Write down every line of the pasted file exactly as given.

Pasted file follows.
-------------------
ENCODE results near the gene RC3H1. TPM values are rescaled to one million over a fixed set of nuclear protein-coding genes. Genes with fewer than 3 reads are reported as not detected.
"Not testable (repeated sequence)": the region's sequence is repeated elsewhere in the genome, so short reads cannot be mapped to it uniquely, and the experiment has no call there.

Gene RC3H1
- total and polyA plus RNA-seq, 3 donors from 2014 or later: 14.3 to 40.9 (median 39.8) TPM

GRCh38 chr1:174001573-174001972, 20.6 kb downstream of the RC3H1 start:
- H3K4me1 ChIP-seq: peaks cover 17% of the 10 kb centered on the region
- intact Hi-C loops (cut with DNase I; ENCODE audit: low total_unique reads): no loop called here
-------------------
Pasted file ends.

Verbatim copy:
ENCODE results near the gene RC3H1. TPM values are rescaled to one million over a fixed set of nuclear protein-coding genes. Genes with fewer than 3 reads are reported as not detected.
"Not testable (repeated sequence)": the region's sequence is repeated elsewhere in the genome, so short reads cannot be mapped to it uniquely, and the experiment has no call there.

Gene RC3H1
- total and polyA plus RNA-seq, 3 donors from 2014 or later: 14.3 to 40.9 (median 39.8) TPM

GRCh38 chr1:174001573-174001972, 20.6 kb downstream of the RC3H1 start:
- H3K4me1 ChIP-seq: peaks cover 17% of the 10 kb centered on the region
- intact Hi-C loops (cut with DNase I; ENCODE audit: low total_unique reads): no loop called here